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Nadja Kirchhof

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Light pollution – the long shadow cast by industrialization

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Most of us know about air, water, and land pollution, but we don’t often think about the fact that light can also be a pollutant. Excessive use of artificial light can have serious consequences for humans, wildlife, and our environment.

Times Square in New York, USA

The lighting of billboards such as the one at Times Square in New York has a direct influence on life in the surrounding area.

The issue of too much light in our environment is a very recent one. For billions of years, light and darkness on earth depended entirely on the sun, moon and stars. The first use of controlled lighting was about 1 million years ago when early humans lit fires for warmth, food preparation and safety. Artificial light was barely used as recently as 100 years ago, when people still relied on candles, gas or oil to power their lighting fixtures. In those nights, everyone looking up could see a marvelous starry night sky. Now, many people across the globe never really see any stars where they live because their environment is polluted with light.

Light pollution is a side effect of industrialization. The invention of electricity made it easy for us to stick lights almost anywhere. We light up buildings, both private homes and commercial properties such as offices or factories. We generously use light outdoors: street lighting, illuminated sporting venues or advertising billboards (look at Times Square in New York!) are just a few examples. In short, we completely over-light our surroundings.

Skyglow – when the night is gone 

Over-lighting comes in many forms. Glare, clutter and trespass of light is excessive brightness of too many light sources which produce light where it is not intended or needed. We are all aware of the resulting skyglow – the brightening of the night sky – especially in bigger cities. According to the “World Atlas of Artificial Night Sky Brightness”, 80 percent of the world’s population lives under skyglow. In the most industrialized areas of the world, the United States and Europe, 99 percent of the public can’t experience a natural night.

NASA Blue Marble Navigator

NASA Blue Marble Navigator

Examples of interactive night maps:
cires.colorado.edu/artificial-sky
blue-marble.de/nightlights/2012

The consequences of too much light

Artificial lighting has increased so much that it now disrupts the natural day-and-night pattern on earth. This interference has shifted the delicate balance of our environment, affecting both humans and wildlife alike. The natural habitat of many animals, for example, is altered to such an extent that many species can no longer eat, sleep, reproduce or hide from predators as before. This often has negative, even deadly effects not only for animals but for plants as well. Our biodiversity is at risk of being seriously diminished.

The lack of darkness at night can also have a negative impact on our own health. We bathe our surroundings in light at night to feel safer. Outdoor lighting is used to deter crime and to be seen at night, for example in traffic situations. Artificial light, however, can harm our health as it may lead to sleep disorders and bigger risks for stress, depression, anxiety and more.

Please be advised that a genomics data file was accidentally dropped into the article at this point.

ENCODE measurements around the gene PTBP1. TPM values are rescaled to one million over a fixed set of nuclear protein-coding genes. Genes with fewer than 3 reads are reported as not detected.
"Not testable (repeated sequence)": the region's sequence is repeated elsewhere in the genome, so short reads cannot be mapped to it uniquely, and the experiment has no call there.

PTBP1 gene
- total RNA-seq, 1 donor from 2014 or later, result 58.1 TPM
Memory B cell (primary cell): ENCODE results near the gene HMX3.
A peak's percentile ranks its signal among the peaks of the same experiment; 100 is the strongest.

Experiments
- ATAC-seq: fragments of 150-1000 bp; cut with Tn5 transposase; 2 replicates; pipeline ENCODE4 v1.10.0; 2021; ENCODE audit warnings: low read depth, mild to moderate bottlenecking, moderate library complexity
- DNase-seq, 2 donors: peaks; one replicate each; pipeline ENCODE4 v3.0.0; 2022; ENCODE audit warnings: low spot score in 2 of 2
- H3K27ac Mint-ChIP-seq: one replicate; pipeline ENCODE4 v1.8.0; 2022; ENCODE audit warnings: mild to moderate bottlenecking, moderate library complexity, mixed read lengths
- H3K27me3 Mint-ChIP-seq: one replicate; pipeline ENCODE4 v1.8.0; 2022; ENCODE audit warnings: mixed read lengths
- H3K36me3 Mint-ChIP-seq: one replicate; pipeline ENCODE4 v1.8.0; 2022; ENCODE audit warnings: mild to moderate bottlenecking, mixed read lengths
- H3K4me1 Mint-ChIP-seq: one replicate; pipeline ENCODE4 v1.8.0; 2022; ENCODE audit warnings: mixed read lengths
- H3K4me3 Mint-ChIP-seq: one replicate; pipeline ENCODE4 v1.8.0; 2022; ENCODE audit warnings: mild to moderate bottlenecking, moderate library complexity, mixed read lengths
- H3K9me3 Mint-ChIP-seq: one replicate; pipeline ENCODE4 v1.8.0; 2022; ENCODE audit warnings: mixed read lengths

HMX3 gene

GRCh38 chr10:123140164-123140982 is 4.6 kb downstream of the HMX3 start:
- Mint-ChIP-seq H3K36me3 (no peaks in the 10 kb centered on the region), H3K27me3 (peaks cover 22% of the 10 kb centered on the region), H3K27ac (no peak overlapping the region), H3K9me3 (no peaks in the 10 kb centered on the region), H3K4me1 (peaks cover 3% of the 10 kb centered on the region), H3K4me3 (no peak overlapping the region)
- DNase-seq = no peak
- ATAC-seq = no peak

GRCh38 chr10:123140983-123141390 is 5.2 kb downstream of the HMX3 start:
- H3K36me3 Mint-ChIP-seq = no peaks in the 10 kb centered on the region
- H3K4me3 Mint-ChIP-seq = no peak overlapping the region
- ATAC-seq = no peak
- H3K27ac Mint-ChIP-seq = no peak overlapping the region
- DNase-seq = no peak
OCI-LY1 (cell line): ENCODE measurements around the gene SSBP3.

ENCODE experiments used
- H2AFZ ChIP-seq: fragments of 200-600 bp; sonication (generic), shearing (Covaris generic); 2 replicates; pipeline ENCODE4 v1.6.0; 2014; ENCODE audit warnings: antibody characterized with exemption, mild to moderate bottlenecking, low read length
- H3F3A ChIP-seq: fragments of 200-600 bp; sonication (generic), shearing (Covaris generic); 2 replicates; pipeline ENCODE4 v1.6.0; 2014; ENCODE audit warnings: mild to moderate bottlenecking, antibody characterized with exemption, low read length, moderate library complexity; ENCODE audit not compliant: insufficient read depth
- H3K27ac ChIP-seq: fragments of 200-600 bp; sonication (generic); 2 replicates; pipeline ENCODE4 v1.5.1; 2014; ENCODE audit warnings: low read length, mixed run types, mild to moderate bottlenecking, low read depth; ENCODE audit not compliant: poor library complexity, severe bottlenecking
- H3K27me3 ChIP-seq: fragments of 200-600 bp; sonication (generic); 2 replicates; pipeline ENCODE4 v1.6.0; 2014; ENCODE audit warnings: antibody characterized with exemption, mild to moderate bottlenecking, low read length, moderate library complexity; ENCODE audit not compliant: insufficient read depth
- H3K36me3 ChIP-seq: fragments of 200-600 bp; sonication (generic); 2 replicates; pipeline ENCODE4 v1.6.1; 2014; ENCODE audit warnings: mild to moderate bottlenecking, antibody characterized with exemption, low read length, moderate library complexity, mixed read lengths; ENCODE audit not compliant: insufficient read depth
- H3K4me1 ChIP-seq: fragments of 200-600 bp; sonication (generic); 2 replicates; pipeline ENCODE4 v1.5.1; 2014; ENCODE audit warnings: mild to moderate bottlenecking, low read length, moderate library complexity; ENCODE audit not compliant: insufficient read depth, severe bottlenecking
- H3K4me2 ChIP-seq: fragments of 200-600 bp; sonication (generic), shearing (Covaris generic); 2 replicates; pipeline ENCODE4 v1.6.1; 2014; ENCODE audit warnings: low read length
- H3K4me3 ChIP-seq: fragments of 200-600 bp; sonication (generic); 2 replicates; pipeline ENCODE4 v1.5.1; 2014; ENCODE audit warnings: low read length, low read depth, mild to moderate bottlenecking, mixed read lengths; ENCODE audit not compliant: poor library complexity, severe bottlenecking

Over-lighting also leads to increased energy consumption. Much of the outdoor lighting used at night is overly bright, poorly targeted and improperly shielded. Such lighting is inefficient and sometimes simply unnecessary, wasting energy and money. Millions of tons of CO2 are emitted each year to power artificial lighting; millions of euros, dollars or pounds are uneconomically spent. 

Growing awareness and action

Like many other current environmental problems, light pollution affects us all. Yet, it is also a pollutant that is easily reversible. Fortunately, awareness and concern about light pollution is rising. Many citizens are already taking action by implementing practical solutions to combat too much or inefficient artificial light. Private citizens can start right at home with small changes to their nightly routines. Why not turn that light off in the other room if it is not needed? How about drawing that curtain in the living room to keep indoor lights from spilling outdoors? If safety is a concern, installing timed or motion detector lights around the home and properly shielding outdoor lights will also help.

For cities, there is also enormous potential to reduce the use of artificial light. A great start is the planning and installation of intelligent street lighting solutions. Conventional street lighting accounts for more than 40 percent of cities’ energy expenditure. By using an appropriate smart lighting application, city administrations not only tackle light pollution but can cut their electricity costs by up to 70 percent as well. Deutsche Telekom can help with the planning and implementation of such solutions. We offer smart lighting systems which can be adjusted to different light intensity levels according to the season and time of the day. 

Although blindingly obvious once we think about it, many people still don’t know enough about light pollution and the negative impacts of artificial light at night. It is therefore important that we bring awareness to this growing problem and inspire more people to take the necessary steps to protect our natural night sky. So, please feel free to share this article and check if you really need that light in the kitchen to be on all night! 
 

Start des Forschungsprojektes MAAS und der ersten teleoperierten autonom fahrenden Straßenbahn in Darmstadt.

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